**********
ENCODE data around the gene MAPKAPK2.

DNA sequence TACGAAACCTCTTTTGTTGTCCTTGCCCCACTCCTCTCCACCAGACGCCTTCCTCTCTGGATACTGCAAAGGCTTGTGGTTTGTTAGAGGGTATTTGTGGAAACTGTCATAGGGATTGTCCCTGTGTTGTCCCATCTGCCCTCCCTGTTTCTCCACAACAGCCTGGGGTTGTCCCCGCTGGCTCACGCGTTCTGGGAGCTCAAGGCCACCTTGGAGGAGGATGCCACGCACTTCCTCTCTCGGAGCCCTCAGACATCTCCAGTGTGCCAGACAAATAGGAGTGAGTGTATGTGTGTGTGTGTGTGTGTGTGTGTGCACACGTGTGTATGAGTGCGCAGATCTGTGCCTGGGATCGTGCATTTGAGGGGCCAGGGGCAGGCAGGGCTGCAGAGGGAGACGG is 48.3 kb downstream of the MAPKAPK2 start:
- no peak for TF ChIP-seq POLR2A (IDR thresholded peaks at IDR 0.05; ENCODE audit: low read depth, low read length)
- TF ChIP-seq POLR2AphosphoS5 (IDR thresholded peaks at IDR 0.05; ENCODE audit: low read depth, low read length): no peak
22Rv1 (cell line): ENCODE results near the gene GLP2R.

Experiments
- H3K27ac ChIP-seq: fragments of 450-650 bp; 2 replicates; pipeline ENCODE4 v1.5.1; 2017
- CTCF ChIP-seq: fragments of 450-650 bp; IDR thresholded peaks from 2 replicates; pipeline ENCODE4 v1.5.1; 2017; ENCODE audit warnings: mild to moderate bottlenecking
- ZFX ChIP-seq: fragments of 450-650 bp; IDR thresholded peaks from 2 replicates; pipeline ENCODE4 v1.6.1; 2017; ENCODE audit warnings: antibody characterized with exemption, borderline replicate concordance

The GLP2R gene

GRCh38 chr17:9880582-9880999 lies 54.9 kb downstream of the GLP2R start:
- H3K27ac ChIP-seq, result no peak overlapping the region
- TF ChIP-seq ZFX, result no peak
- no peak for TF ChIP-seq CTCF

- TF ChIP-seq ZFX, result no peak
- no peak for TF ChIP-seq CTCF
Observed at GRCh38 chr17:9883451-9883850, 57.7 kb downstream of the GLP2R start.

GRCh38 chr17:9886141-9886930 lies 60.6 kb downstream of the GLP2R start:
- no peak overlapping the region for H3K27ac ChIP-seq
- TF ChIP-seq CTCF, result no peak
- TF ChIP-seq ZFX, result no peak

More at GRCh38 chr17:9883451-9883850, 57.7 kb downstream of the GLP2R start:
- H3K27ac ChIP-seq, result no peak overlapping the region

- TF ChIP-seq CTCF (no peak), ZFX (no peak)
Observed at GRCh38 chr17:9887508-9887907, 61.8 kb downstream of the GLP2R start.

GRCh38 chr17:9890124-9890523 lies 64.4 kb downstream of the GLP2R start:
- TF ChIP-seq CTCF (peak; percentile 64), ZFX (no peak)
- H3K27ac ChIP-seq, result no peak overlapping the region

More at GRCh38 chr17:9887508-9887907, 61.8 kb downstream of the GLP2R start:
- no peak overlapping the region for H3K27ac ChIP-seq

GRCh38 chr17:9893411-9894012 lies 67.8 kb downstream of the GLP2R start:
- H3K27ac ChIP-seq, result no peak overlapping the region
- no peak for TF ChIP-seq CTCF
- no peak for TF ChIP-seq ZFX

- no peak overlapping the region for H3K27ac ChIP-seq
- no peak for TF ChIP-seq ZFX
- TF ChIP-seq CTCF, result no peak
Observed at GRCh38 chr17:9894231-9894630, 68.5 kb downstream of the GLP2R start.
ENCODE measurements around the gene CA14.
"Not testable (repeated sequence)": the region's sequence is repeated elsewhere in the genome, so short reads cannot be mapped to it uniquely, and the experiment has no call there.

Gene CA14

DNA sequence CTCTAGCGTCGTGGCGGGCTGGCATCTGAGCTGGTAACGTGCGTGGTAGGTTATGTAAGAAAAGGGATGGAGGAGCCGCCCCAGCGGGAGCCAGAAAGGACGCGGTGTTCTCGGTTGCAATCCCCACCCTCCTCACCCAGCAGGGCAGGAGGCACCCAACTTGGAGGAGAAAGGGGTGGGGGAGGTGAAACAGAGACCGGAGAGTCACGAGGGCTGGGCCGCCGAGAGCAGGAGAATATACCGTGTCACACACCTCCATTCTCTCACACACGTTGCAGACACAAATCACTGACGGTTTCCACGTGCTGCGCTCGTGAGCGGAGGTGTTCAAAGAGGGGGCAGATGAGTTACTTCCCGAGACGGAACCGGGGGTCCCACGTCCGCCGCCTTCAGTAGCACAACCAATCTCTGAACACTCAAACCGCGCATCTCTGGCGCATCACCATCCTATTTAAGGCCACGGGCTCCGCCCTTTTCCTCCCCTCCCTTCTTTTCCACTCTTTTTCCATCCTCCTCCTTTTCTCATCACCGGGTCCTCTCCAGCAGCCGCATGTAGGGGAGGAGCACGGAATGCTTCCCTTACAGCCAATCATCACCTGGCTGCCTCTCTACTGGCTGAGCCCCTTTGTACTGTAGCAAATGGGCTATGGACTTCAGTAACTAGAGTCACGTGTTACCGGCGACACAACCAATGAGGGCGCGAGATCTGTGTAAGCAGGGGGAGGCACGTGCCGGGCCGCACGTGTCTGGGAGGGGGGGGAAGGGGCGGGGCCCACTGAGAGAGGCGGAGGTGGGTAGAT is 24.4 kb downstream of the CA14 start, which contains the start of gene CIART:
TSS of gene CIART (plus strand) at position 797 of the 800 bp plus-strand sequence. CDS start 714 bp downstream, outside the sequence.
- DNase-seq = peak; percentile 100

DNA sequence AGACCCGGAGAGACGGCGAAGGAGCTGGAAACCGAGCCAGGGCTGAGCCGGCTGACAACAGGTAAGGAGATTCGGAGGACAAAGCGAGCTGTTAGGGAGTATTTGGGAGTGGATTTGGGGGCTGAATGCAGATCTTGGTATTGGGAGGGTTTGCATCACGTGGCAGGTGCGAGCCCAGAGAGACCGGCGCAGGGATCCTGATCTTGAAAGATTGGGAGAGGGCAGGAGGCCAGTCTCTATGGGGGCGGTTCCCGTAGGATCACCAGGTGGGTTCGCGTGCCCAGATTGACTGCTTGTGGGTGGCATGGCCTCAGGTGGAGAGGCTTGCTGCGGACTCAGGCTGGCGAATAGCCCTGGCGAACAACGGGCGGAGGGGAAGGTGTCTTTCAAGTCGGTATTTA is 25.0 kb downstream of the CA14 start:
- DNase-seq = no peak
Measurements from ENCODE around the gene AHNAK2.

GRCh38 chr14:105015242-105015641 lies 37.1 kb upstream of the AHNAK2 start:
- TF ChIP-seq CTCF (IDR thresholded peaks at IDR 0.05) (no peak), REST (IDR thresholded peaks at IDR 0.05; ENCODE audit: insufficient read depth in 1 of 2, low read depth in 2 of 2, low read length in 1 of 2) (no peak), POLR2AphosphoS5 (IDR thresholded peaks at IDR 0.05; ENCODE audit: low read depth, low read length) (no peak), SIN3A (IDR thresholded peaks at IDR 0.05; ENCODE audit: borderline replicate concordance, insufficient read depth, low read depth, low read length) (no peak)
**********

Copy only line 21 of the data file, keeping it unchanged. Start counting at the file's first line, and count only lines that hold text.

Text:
- TF ChIP-seq ZFX, result no peak